As if nonexistent mercury was the threat in this situation… But wait, the WaveFront device provides a clue to what may be going on here. It is based on a completely pseudoscientific concept and is used to create homeopathic treatments. It is described as:
…an electronic device that detects the unique, subtle electro-magnetic frequency information of any substance placed in its input well and imprints the signal into a carrier fluid placed in the output well. The signal can be inverted to form an anti-allergen remedy.
Treatments like this are called ‘nosodes‘:
A nosode “is a homeopathic remedy prepared from a pathological specimen. The specimen is taken from a diseased animal or person and may consist of saliva, pus, urine, blood, or diseased tissue.”
And people complain about the alleged toxins in real vaccines.
There were no previous disciplinary actions against Lin whose speciality was as an allergist/immunologist. I can not currently access the order with the details about the preparations and how often he was using them or if he used actual vaccines in practice. The limited details in the news pieces suggest that the preparations were provided orally or nasal, not injected, but that is not clear. Use of the word “vaccines” and the inclusion of “cat saliva and vodka” as the main points to grab the reader suggests that that this was the mixture injected. But that is not clear from the information given and may be misleading.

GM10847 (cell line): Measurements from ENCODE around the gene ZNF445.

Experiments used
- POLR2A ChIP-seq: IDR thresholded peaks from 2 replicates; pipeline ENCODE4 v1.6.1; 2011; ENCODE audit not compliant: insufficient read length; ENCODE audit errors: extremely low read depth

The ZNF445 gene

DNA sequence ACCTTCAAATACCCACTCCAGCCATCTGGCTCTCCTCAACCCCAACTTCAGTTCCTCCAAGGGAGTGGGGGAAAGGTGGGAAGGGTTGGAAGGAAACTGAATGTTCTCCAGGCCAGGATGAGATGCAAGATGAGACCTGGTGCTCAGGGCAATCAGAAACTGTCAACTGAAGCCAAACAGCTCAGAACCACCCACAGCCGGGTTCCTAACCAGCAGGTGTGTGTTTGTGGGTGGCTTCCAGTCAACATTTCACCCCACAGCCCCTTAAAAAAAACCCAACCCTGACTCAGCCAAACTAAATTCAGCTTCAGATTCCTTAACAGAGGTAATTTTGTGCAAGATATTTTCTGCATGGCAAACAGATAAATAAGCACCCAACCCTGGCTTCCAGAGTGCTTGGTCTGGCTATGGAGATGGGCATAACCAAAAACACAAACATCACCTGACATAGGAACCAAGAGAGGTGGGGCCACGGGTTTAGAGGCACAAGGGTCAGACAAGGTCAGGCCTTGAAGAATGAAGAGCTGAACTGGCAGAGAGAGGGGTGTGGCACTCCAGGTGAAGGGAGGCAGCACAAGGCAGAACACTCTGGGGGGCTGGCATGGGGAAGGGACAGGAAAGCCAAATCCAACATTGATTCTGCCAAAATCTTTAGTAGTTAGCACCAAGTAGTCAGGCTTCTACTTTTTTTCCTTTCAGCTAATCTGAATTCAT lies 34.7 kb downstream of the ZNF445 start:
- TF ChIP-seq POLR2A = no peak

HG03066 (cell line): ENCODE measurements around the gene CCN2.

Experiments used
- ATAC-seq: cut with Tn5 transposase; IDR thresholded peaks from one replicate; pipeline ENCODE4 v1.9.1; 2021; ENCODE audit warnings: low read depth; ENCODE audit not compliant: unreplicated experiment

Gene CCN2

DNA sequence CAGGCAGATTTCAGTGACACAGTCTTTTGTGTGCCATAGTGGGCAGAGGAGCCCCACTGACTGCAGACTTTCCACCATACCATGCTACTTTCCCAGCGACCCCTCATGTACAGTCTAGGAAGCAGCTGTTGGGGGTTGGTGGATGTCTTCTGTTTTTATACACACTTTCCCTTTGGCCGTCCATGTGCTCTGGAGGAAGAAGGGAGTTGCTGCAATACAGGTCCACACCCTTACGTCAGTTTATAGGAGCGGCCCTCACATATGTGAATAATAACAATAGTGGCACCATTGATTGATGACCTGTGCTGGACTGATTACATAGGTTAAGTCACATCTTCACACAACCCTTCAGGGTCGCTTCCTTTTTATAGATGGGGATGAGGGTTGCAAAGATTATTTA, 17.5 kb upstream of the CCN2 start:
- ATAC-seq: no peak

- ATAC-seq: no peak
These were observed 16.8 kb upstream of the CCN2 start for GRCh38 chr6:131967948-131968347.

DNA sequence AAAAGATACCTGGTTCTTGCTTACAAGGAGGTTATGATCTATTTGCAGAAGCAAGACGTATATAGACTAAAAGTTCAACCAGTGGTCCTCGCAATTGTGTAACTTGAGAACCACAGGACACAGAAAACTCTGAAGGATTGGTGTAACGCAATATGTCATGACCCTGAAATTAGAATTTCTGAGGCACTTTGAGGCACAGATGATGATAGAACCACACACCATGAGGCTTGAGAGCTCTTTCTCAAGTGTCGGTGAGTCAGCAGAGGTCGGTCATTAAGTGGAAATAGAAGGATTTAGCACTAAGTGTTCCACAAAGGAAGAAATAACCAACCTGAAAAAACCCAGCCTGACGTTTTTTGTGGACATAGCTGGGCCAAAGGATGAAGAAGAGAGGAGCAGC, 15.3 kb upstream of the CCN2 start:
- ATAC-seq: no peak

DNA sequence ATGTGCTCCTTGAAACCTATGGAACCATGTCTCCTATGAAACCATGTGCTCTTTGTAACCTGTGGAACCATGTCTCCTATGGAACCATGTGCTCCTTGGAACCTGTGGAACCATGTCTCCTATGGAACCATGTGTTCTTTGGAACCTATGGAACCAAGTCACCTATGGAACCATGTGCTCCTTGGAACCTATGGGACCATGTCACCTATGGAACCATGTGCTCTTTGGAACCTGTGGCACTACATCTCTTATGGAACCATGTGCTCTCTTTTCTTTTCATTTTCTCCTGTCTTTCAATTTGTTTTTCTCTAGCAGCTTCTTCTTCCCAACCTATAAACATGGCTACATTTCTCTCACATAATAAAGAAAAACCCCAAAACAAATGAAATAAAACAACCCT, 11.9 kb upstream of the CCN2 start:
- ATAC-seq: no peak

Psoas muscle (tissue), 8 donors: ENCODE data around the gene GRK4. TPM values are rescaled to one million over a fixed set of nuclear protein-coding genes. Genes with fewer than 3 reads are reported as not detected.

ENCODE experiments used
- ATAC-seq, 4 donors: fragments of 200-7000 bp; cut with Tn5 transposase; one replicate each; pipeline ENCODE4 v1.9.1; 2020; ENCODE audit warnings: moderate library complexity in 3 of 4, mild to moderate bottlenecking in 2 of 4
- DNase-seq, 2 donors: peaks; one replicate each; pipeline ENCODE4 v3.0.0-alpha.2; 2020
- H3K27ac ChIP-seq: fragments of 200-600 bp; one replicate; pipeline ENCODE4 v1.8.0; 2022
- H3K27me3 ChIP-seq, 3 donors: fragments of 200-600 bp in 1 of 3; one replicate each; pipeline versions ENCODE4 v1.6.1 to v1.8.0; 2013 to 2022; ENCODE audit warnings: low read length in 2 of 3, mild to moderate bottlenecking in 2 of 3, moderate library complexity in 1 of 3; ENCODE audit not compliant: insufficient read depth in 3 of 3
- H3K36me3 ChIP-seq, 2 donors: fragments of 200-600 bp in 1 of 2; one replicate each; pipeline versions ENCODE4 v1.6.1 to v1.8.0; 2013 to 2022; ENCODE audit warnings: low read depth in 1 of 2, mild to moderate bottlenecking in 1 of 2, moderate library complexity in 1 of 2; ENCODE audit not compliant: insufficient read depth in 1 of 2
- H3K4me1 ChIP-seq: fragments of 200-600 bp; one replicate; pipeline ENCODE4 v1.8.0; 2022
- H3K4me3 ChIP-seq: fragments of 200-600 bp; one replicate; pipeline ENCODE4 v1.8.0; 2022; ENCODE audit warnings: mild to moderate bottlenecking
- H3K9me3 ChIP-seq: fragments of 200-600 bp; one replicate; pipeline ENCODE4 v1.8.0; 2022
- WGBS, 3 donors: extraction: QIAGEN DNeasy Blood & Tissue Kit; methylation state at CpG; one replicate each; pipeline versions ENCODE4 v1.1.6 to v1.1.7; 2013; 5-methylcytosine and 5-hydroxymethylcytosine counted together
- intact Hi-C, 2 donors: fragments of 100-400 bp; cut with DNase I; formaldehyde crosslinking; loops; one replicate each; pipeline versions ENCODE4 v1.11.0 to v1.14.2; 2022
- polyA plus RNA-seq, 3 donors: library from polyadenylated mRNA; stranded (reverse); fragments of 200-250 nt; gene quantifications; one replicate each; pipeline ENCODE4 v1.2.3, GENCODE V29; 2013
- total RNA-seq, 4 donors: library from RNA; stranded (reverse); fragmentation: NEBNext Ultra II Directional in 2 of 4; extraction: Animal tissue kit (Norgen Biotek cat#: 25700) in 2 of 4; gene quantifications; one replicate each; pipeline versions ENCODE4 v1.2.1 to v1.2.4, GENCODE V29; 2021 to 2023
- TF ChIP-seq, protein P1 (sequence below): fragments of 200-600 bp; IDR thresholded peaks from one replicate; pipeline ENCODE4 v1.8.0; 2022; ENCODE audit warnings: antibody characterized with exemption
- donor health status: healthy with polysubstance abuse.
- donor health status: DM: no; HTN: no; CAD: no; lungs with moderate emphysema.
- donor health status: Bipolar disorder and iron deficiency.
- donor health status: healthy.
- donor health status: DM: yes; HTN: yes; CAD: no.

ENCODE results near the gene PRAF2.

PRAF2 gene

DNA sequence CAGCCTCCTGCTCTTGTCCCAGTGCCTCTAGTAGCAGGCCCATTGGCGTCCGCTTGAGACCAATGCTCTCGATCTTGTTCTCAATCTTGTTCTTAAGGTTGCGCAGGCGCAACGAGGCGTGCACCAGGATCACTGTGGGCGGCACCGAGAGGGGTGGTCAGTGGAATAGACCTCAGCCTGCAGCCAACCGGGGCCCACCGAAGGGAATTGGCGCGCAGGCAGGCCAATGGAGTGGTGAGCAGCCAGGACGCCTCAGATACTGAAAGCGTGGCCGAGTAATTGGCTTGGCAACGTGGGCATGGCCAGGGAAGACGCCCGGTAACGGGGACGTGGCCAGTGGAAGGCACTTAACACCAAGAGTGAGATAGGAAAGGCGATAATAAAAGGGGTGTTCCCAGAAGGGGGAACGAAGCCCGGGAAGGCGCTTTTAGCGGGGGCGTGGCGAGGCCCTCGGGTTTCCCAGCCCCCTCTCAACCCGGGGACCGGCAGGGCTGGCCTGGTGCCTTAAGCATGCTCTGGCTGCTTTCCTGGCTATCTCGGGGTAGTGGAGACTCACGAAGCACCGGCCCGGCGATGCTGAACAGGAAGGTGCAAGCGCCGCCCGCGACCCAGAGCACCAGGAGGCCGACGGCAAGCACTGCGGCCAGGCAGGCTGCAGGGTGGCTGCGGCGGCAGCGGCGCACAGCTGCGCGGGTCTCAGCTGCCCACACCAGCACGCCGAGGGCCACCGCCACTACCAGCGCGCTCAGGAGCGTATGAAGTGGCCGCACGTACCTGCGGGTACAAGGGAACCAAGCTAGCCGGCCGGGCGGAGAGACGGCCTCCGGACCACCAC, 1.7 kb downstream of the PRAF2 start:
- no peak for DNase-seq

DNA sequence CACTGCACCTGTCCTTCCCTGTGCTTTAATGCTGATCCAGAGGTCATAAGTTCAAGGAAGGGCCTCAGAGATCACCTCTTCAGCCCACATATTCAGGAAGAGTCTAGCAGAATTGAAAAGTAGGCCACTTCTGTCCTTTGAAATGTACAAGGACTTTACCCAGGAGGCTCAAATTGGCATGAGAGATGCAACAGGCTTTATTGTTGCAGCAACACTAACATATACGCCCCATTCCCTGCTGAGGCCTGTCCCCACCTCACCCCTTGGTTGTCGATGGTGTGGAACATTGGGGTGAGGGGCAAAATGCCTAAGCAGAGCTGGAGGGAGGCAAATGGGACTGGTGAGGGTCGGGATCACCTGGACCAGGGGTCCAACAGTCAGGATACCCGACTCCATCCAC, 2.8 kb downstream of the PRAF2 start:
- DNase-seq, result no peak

Dr. Lin graduated from Medical College of Taiwan, completed his residency at Kapiolani Medical Center for Women and Children in Hawaii and was certified by the American Board of Pediatrics and the American Board of Allergy and Immunology [source]. The “Medical College of Taiwan” became the Taipei Medical University which appears to teach science-based medicine. His patients were typically full of praise for his manner.
His Vitals.com page shows several awards:
Patients’ Choice Award (2010 – 2013, 2015)
Compassionate Doctor Award – 5 Year Honoree (2015)
Compassionate Doctor Recognition (2011 – 2015)
On-Time Doctor Award (2015)
What could be worse, legally, is that Lin is accused of stating (possibly for school and day care requirements) that he provided conventional shots to his patients, including infants, when he actually did not.
What would be the explanation for a doctor to reject what appears to be basic tenets of immunology and ethics? It is not clear if Lin was a traditional Chinese medicine practitioner or a homeopath. Lin was cooperative with officials it appeared, saying he’d been practicing this way for decades. When trying to gain the full story via the mainstream media, we are left with more questions than answers and a great amount of disgust. There will be a disciplinary hearing on October 11.
Thanks to David for the heads up on this story.
Addition (29 Sept 2016): Several people have noted that “board-certified” isn’t all it’s cracked up to be. A friend of DN, also a pediatrician in the Chicago area, informed me that board membership to the American Board of Pediatrics and Board of Allergy Immunology used to be granted for life after passing initial testing without the requirement for continuing education or testing.